About a Cat Fight – My Sister and Me

Last night I hid in the bathroom with the baby. I could hear my husband underneath the floor, and from the sounds I could hear, I was able to imagine him there in our basement, defending our small cat from the larger one, the howling felines, the scrambling, clawing sounds of a cat fight.

I started to feel tears welling up, standing there on the cold tile with my five month old in my arms. Our cats are five years old. They are sweet, cuddly. They love new people. They spend almost every night curled up on the couch with us before we go to bed. They sleep together outside our bedroom door.

Now it seems that Piwacket would like to terrorize and maim Ouija. Now it seems Piwacket is possessed.

I don’t understand what is happening with her. But I do understand a fight. I do understand when you feel your gut driving you into conflict, harsh words, raised voices. I have had a few cat fights myself.


My sister and I got into a fight this week. On a scale of one to ten, ten being Ripley versus the Alien and zero being two sloths in a tree, it was a 6. And over text messages no less. (Feel free to leave your digital relationship advice in the comments.) We may or may not still be fighting. I’d say smoke is still rising from the singe of our flaming arrows.

My sister and I have gone to mini-war with each other so very many times over our 30+ years together. In a world of Alphas and Betas, she is an Alpha and I am a Beta Plus. (No?) In our youngest days, hair was pulled. People were shoved. Names were definitely called. Weapons wielded? Depends on what you call a weapon.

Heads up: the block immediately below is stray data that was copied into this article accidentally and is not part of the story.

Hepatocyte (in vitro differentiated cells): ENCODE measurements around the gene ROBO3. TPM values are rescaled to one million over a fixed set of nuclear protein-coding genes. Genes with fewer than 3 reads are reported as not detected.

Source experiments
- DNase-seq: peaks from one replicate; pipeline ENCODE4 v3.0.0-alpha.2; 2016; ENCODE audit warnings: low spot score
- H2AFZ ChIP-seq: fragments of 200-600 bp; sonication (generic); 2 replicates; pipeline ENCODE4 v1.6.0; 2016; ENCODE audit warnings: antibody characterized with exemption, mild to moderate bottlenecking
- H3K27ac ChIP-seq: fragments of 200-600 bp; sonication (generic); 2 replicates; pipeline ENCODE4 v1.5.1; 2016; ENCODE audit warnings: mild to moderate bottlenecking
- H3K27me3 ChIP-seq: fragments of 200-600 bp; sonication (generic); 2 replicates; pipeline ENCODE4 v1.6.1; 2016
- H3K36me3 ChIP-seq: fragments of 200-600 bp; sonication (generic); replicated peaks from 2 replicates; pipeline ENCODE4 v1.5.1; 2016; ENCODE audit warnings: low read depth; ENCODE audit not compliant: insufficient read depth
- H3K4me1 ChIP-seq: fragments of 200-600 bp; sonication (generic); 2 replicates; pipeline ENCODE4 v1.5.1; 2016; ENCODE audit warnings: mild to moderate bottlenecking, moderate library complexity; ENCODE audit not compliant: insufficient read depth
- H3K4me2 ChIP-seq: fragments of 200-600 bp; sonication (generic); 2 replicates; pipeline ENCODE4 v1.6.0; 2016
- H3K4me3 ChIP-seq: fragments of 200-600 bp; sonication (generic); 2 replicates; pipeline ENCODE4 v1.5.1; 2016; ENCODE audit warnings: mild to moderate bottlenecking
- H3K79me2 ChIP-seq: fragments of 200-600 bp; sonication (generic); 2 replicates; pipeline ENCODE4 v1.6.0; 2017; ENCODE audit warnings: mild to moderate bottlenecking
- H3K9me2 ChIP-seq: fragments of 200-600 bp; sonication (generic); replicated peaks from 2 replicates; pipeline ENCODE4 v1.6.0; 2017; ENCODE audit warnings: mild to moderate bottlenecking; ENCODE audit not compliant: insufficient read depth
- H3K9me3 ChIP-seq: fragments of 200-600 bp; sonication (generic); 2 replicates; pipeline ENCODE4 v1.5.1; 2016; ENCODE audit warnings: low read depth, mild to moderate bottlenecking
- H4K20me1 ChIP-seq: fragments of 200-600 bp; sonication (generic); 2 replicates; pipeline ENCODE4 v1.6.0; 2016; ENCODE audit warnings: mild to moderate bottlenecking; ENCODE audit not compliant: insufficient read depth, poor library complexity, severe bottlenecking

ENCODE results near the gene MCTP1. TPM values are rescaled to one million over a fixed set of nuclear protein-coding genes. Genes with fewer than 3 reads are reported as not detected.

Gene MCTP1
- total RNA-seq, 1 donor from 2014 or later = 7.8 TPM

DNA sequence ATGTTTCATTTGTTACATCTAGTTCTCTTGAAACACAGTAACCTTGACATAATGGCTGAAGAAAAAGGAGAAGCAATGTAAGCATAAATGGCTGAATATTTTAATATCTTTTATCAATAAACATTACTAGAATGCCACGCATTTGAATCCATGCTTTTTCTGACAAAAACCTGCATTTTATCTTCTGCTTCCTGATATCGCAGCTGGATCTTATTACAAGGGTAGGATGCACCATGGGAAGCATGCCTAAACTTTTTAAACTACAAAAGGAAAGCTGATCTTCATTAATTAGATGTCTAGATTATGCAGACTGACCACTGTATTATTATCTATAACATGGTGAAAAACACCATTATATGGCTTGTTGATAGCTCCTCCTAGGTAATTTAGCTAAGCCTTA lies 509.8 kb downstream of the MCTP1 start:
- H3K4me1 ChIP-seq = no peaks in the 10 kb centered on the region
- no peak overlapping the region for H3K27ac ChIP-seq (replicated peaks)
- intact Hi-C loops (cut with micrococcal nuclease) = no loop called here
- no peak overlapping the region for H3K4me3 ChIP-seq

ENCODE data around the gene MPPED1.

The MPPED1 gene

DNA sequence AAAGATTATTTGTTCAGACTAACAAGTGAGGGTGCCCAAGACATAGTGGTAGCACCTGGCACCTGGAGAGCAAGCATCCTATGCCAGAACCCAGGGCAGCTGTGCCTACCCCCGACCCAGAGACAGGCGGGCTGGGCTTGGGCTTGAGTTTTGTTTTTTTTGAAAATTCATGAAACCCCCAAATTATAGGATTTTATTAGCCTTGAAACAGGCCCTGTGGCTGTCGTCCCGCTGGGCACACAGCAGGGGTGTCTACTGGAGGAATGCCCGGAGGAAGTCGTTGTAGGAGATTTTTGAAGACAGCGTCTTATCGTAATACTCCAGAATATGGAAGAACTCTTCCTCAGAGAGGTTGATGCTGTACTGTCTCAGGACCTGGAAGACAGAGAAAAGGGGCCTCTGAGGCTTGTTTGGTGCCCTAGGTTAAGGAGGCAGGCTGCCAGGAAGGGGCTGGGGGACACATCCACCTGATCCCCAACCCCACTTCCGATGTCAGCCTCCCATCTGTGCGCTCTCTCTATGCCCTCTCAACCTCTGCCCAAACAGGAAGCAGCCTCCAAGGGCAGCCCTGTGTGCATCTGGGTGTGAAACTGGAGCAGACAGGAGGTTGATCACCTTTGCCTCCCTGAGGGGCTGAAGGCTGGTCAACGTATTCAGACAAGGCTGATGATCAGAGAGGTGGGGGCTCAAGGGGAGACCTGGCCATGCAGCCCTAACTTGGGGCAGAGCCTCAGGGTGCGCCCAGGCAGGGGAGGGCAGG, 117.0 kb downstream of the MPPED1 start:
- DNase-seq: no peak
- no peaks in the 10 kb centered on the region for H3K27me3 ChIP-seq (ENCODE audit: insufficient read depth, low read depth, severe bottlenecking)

Don’t get me wrong. The two of us aren’t constantly in the ring, so to speak, but growing up we could really go toe-to-toe. I’m surprised we don’t have more stories of broken housewares.

Given our childhood fights, our friendship is actually a pretty great love story, the two of us finding a sudden and strong bond over the sight of our brother’s departure to college and the realization that we would be right behind him. We clung to each other like two asteroids about to be flung into space.

Since then, over half my life ago, my sister and I have become incredible friends. We bonded over our similar lots in the changing family dynamics. We bonded over our love of TV and pop culture. We bonded over our the discovery of our shared spiritual values.

We also bonded over our rage. I don’t always know how to talk about it, but there is part of my heart that is full of rage. Alongside the gratitude I have for the welcome, the pride, and the love I have found as a gay man, I am angry, so so angry at what my culture took from me during my years as a young gay boy.

My sister understands my rage. I can’t speak for her, but I do know that it is unjustly hard for women to simply exist in America. I also know that my sister is mad at so many injustices that were laid out before her while history kept pushing her to walk over this seemingly never-ending path of hot coals. I can’t speak for what she has gone through in her life, but I can tell you that when I share how mad I am at what our culture has taken from me, she understands what I’m saying.